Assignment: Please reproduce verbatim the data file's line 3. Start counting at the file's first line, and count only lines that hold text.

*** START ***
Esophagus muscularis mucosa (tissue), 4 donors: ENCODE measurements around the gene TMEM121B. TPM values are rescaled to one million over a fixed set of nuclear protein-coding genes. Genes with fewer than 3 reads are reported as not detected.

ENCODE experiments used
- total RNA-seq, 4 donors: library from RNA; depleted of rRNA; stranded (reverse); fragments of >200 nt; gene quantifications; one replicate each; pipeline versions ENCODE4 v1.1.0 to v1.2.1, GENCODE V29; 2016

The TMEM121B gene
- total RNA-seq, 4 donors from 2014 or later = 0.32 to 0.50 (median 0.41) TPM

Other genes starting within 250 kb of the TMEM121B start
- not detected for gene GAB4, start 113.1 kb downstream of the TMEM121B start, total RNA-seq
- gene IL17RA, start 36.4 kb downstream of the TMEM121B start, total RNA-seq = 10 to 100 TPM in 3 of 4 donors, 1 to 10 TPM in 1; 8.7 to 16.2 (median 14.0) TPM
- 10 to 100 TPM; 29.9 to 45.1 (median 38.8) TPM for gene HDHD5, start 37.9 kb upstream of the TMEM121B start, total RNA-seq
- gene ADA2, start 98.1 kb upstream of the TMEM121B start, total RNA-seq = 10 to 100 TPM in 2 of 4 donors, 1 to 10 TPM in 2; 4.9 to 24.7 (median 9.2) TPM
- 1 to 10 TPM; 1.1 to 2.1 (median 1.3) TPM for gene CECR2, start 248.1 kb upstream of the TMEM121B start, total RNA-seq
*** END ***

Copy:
- total RNA-seq, 4 donors: library from RNA; depleted of rRNA; stranded (reverse); fragments of >200 nt; gene quantifications; one replicate each; pipeline versions ENCODE4 v1.1.0 to v1.2.1, GENCODE V29; 2016